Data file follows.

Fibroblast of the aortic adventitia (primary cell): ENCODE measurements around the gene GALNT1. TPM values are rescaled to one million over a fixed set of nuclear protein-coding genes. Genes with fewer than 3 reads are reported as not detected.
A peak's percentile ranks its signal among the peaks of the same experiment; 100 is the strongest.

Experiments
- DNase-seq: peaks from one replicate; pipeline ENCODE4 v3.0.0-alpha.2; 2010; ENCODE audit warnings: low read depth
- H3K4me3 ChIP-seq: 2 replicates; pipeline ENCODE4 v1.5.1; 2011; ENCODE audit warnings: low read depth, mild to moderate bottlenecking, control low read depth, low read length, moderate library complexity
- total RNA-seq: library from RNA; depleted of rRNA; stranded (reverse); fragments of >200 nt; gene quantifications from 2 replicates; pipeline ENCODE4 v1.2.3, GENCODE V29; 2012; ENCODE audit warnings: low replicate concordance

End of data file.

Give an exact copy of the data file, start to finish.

Fibroblast of the aortic adventitia (primary cell): ENCODE measurements around the gene GALNT1. TPM values are rescaled to one million over a fixed set of nuclear protein-coding genes. Genes with fewer than 3 reads are reported as not detected.
A peak's percentile ranks its signal among the peaks of the same experiment; 100 is the strongest.

Experiments
- DNase-seq: peaks from one replicate; pipeline ENCODE4 v3.0.0-alpha.2; 2010; ENCODE audit warnings: low read depth
- H3K4me3 ChIP-seq: 2 replicates; pipeline ENCODE4 v1.5.1; 2011; ENCODE audit warnings: low read depth, mild to moderate bottlenecking, control low read depth, low read length, moderate library complexity
- total RNA-seq: library from RNA; depleted of rRNA; stranded (reverse); fragments of >200 nt; gene quantifications from 2 replicates; pipeline ENCODE4 v1.2.3, GENCODE V29; 2012; ENCODE audit warnings: low replicate concordance